Setup is pretty easy. If you do not plan to use the Discovery software for encryption or automated backup to and from the Passport, simply plug it in and go. It will be seen as another external drive. If you do plan on encrypting your files then run the appropriate (Mac/PC) WD Discovery installation file included in the Passport’s root directory. It will guide you through the installation process. You will then have options for automated backup when you plug your passport in. Including WD’s cloud storage if you want to subscribe to it. I do not and don’t plan to. I have satellite internet and upload speed is way too slow for cloud storage.
I connected My Passport to my desktop PC, 2 laptops, a smartphone and a tablet. It worked flawlessly on all of them.
Here’s a few things to consider performance wize. If you are coming from a computer with an SSD to the Passport (SSD to SSD) you will see the fastest transfer speeds. If you are coming from a computer's hard drive it’s going to go about half as fast. This will also apply to read speed from the passport to computer. SSD to SSD will be fastest and SSD to hard drive will be slower. If you are using a special high performance hard drive on a high end PC the difference won’t be as great. If you’re using a low end PC / laptop or older computer it’s probably going to go slower than the Passport's top stated specs.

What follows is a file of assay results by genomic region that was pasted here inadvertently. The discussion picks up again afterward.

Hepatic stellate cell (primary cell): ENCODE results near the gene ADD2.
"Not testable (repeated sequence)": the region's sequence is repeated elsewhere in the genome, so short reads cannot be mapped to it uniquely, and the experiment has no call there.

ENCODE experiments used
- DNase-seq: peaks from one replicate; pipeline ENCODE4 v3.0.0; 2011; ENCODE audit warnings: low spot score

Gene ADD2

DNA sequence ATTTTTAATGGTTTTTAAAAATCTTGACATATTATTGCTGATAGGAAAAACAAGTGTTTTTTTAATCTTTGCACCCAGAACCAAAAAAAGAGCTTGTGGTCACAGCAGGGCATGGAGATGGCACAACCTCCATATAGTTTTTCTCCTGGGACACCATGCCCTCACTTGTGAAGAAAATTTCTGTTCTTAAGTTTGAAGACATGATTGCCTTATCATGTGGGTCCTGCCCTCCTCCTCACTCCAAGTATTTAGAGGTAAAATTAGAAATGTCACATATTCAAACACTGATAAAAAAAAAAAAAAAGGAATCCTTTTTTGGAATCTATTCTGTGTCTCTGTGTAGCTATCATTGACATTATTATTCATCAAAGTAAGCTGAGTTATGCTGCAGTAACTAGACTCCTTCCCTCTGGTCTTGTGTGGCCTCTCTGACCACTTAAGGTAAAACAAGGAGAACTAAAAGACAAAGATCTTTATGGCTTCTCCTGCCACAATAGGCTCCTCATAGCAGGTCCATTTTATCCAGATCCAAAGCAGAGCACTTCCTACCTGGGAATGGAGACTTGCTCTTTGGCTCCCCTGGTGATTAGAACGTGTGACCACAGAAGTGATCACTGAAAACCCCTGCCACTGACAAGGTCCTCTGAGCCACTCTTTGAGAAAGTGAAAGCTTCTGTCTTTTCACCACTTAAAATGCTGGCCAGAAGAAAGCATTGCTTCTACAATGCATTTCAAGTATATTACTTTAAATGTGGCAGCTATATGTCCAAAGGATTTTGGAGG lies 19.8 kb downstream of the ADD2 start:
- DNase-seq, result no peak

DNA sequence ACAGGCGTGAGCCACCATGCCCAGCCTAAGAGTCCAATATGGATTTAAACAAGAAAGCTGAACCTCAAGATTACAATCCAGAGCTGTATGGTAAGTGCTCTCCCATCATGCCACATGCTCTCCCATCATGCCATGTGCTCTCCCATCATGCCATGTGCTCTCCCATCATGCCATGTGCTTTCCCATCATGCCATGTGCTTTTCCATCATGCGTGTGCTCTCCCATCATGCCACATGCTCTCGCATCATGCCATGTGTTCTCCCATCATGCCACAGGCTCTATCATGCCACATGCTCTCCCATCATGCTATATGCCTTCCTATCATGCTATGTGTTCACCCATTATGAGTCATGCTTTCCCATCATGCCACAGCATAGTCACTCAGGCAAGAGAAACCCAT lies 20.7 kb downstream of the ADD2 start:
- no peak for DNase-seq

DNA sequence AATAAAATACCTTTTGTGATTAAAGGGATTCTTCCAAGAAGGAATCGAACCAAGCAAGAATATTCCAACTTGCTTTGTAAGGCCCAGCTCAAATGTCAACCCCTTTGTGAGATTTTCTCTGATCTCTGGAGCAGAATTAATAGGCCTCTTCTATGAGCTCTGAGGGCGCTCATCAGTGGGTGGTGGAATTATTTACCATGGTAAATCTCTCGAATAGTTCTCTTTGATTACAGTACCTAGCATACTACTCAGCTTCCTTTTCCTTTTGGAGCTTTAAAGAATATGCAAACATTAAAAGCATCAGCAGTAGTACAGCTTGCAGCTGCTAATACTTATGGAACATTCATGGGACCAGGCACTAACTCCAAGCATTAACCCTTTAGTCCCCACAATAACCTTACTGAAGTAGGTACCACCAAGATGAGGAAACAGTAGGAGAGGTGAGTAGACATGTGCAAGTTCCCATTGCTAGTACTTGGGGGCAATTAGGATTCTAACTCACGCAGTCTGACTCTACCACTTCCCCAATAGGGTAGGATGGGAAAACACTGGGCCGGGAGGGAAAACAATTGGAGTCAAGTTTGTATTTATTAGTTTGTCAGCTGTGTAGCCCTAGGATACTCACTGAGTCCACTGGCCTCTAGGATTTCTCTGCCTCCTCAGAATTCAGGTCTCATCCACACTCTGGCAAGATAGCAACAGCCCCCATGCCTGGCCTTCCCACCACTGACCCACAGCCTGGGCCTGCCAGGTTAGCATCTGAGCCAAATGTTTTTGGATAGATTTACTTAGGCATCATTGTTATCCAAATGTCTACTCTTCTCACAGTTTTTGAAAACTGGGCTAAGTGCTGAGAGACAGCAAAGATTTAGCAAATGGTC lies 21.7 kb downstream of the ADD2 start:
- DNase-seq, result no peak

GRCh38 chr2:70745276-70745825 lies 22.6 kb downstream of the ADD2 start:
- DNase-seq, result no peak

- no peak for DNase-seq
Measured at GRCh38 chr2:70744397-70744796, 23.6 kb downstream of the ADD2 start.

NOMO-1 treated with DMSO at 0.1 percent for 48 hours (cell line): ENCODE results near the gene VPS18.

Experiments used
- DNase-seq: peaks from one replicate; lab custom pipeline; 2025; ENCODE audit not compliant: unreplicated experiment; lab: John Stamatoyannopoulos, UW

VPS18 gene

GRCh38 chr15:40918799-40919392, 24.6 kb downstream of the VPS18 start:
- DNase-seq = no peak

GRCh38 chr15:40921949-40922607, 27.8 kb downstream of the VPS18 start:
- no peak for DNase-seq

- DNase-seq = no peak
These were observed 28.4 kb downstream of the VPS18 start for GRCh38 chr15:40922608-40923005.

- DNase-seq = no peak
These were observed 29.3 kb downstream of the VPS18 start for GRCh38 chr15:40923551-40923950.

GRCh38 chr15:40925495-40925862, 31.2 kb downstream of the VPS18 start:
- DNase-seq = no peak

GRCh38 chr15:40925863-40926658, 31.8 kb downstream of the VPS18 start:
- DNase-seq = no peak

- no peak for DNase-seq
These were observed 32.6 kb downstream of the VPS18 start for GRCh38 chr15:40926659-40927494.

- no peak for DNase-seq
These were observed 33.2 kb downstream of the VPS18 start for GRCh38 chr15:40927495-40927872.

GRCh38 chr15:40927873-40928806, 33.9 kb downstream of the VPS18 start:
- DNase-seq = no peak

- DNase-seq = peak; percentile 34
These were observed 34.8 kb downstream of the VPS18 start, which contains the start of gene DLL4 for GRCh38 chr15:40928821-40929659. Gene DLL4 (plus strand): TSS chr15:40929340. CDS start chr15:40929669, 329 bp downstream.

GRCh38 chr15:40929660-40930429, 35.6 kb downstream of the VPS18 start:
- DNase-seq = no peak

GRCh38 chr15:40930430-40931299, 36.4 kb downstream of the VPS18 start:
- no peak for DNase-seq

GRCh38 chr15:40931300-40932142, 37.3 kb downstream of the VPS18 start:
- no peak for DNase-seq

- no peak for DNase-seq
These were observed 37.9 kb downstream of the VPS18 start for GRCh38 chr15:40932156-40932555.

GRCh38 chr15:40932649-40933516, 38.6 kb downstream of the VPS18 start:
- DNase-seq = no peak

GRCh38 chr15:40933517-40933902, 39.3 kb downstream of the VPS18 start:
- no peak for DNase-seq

On my PCs that I tested the device on, I logged the times and transfer rates. I used Windows Explorer to transfer the files. The rates listed below are average. They peaked and dipped during the transfers.
The fastest transfers were from my Asus Zenbook at about 400 MBS reported by Explorer. That laptop only has an Intel SSD.
My Acer Nitro 5 going SSD to SSD (Samsung 970 nmve) ran at 360 MBS. HD was 130 MBS
My Lenovo desktop going SSD to SSD (Samsung 860 EVO) SATA III was 250 MBS. HD was 120 MBS.
I also compared it to my WD 4TB Easy Store HD. It ran at around 75-85 MBS depending on the PC used.